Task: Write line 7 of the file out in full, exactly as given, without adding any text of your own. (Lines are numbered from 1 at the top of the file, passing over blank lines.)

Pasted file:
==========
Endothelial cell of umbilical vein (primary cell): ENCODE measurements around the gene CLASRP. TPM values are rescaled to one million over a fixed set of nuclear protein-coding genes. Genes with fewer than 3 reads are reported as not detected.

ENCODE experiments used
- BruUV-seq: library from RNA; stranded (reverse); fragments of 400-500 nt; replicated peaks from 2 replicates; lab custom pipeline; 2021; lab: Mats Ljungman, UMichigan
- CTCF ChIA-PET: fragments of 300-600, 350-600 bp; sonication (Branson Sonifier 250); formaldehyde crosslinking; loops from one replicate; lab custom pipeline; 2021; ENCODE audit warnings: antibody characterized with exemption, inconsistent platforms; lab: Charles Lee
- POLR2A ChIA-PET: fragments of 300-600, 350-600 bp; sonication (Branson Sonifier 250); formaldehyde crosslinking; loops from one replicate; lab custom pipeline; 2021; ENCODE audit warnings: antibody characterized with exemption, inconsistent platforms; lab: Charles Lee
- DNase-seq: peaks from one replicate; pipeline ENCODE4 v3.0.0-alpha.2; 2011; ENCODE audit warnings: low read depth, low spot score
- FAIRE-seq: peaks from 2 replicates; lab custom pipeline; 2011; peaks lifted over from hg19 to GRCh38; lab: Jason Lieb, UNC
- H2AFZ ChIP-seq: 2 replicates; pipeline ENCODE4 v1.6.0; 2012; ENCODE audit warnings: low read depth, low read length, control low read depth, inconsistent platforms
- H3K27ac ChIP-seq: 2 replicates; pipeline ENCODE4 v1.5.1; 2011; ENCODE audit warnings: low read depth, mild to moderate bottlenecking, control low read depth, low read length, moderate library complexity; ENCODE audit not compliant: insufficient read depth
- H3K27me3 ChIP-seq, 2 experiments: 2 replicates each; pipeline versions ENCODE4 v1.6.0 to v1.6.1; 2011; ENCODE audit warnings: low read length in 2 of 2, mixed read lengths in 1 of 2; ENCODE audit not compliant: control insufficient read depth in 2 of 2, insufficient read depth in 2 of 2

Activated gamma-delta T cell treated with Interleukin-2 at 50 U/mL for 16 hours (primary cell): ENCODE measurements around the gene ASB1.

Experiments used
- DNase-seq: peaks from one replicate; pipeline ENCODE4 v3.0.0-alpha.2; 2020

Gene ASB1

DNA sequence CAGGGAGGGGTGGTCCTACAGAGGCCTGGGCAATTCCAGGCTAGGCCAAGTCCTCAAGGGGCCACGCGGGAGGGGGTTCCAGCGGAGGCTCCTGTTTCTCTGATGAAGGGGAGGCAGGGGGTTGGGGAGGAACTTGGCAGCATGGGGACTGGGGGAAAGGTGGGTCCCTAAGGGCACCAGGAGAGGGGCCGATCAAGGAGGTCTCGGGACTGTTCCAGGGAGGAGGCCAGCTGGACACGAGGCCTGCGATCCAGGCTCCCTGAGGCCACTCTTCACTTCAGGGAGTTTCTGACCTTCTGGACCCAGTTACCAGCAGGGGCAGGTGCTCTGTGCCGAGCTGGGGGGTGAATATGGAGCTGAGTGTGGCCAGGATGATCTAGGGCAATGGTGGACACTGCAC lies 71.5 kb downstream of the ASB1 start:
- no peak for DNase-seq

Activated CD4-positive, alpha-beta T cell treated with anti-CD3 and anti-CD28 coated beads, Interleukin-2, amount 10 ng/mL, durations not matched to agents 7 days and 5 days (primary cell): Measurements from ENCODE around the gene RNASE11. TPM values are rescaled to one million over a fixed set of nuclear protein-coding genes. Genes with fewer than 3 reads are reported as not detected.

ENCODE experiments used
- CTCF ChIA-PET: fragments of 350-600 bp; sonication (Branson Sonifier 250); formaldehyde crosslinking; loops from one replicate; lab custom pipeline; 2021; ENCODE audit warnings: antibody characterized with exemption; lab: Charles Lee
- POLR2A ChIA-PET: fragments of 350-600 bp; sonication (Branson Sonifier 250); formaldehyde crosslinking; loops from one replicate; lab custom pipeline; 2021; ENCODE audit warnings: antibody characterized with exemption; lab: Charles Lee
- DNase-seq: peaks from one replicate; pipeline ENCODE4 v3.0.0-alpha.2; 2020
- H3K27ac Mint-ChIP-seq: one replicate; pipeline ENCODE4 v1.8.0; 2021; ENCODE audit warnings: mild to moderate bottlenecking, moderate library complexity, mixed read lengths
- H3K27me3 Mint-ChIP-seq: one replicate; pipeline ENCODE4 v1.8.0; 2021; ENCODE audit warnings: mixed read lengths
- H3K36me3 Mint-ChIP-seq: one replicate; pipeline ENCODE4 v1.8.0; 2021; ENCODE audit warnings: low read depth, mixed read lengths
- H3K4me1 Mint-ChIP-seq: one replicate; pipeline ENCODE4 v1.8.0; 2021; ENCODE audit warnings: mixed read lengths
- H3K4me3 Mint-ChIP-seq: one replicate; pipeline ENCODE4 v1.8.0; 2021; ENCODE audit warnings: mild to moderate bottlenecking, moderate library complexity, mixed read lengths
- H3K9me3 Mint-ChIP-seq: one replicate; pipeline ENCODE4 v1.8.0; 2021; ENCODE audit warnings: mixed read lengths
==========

- FAIRE-seq: peaks from 2 replicates; lab custom pipeline; 2011; peaks lifted over from hg19 to GRCh38; lab: Jason Lieb, UNC